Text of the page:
In her Business Insider article, Kat Boogaard offers a simple way to detour this impasse. Instead of talking about the current situation, you can shift your answer to the future, and say “I’ll find out”, or “I’ll check”, which enable your conversational partner to see an open path. Even if it extends the path towards the answer, at least it isn’t a closed-off route. Also, it shows that you are taking initiative, making an effort to help or fulfil your duty.
In cases where this option is irrelevant to the question, Boogaart suggests some alternatives. For example, you can say “I have that same question” – a phrase that offers a sense of sympathy that is more practical than emotional, letting others know that you are also looking for an answer, inviting them to find it together. Another option is saying My best guess is…”, sending out the message that you don’t have the information, but are trying to help by relying on previous knowledge or personal experience. Ultimately, if we do not know, why not just say “Why don’t we ask…”, and essentially provide a solution by sourcing out the question to someone specific who may know.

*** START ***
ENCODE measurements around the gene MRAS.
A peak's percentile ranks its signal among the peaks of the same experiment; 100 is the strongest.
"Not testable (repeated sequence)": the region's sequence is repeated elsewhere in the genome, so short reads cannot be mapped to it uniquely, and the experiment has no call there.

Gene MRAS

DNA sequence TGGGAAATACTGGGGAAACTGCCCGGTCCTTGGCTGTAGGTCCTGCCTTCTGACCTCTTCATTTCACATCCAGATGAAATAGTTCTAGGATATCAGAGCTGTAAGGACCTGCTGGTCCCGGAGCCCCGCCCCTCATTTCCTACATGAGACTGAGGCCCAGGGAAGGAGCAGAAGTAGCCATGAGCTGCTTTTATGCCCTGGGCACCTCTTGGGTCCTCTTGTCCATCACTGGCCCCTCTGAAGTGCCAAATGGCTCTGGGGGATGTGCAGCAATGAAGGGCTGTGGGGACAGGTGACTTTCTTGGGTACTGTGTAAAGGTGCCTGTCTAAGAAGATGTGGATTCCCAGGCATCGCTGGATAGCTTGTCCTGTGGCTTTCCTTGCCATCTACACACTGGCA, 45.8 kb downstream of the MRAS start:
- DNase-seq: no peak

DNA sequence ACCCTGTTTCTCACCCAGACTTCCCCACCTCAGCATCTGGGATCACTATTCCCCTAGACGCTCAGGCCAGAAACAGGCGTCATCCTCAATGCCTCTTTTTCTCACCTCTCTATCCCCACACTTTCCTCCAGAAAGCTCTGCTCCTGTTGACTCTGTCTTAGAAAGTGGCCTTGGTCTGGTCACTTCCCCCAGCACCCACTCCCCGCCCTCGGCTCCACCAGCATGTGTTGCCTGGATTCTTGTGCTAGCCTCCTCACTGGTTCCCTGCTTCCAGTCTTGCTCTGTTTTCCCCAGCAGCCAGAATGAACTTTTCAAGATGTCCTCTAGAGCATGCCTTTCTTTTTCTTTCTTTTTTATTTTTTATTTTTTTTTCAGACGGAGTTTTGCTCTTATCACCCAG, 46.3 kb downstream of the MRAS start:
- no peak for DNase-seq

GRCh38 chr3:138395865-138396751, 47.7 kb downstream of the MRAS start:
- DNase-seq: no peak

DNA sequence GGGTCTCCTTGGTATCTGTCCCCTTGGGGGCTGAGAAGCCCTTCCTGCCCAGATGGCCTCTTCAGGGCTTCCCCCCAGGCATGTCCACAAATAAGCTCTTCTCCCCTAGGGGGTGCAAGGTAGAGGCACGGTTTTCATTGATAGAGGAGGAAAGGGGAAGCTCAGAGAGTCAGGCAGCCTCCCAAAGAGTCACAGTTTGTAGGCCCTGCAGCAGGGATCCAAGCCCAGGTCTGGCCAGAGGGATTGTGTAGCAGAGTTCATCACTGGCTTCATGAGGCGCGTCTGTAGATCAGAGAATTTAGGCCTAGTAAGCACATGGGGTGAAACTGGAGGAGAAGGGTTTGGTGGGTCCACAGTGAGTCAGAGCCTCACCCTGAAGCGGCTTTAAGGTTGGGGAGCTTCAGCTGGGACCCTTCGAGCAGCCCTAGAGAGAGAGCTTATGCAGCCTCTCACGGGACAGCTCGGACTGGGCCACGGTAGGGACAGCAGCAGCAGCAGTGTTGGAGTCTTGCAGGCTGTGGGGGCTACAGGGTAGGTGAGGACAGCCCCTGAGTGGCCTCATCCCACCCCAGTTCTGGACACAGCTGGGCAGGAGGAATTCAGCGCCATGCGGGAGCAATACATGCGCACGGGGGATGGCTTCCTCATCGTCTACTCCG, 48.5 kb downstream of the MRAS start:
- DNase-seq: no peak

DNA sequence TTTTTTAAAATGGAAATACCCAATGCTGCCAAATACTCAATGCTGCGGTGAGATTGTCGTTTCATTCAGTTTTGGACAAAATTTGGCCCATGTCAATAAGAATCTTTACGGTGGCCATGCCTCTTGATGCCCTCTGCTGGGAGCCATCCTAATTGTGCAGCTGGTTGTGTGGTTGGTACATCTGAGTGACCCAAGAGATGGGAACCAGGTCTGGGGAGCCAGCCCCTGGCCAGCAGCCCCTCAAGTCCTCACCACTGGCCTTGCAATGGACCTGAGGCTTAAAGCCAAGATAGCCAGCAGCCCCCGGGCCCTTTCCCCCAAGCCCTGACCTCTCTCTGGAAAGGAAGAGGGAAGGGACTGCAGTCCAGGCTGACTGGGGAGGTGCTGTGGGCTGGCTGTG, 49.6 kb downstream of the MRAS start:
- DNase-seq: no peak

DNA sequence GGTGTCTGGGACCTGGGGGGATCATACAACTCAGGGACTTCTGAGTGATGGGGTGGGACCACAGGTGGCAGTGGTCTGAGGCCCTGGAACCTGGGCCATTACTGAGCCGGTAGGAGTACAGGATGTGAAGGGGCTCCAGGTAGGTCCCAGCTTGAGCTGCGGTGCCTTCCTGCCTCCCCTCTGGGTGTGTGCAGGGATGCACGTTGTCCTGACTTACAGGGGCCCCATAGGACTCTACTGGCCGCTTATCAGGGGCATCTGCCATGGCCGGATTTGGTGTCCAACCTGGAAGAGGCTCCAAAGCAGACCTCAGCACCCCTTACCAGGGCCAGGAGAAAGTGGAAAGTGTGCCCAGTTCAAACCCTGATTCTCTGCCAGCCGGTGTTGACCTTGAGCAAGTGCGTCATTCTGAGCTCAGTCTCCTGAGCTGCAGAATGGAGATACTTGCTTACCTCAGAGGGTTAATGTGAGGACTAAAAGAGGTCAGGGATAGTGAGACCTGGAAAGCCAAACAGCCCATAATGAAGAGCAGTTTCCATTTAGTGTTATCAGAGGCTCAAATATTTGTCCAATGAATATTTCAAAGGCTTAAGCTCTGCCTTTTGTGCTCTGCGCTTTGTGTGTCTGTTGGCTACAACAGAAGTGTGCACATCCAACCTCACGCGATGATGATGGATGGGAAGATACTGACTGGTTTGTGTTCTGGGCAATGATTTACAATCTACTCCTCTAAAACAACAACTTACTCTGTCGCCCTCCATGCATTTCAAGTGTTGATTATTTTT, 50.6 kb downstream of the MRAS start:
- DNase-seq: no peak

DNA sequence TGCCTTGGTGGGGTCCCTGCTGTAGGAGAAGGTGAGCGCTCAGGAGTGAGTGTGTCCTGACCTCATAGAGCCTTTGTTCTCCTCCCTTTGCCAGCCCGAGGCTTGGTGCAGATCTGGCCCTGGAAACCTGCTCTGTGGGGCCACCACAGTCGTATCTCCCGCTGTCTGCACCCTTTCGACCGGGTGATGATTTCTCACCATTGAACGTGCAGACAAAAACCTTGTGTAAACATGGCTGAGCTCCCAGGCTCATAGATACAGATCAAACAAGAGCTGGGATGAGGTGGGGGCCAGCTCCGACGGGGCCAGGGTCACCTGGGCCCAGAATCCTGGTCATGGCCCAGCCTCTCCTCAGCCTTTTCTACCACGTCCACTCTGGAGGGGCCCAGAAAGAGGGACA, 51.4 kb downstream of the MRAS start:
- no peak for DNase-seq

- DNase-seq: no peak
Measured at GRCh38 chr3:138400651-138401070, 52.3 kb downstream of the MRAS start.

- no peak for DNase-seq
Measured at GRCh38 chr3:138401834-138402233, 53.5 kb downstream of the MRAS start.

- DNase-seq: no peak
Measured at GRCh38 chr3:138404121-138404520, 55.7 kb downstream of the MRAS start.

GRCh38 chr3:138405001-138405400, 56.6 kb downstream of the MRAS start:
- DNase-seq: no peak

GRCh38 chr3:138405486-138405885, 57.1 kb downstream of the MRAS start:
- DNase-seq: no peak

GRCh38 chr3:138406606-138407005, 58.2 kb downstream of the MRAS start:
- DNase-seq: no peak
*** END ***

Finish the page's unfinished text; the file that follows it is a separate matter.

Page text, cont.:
3. To focus on helping instead of needing help – replace “sorry” with “thank you”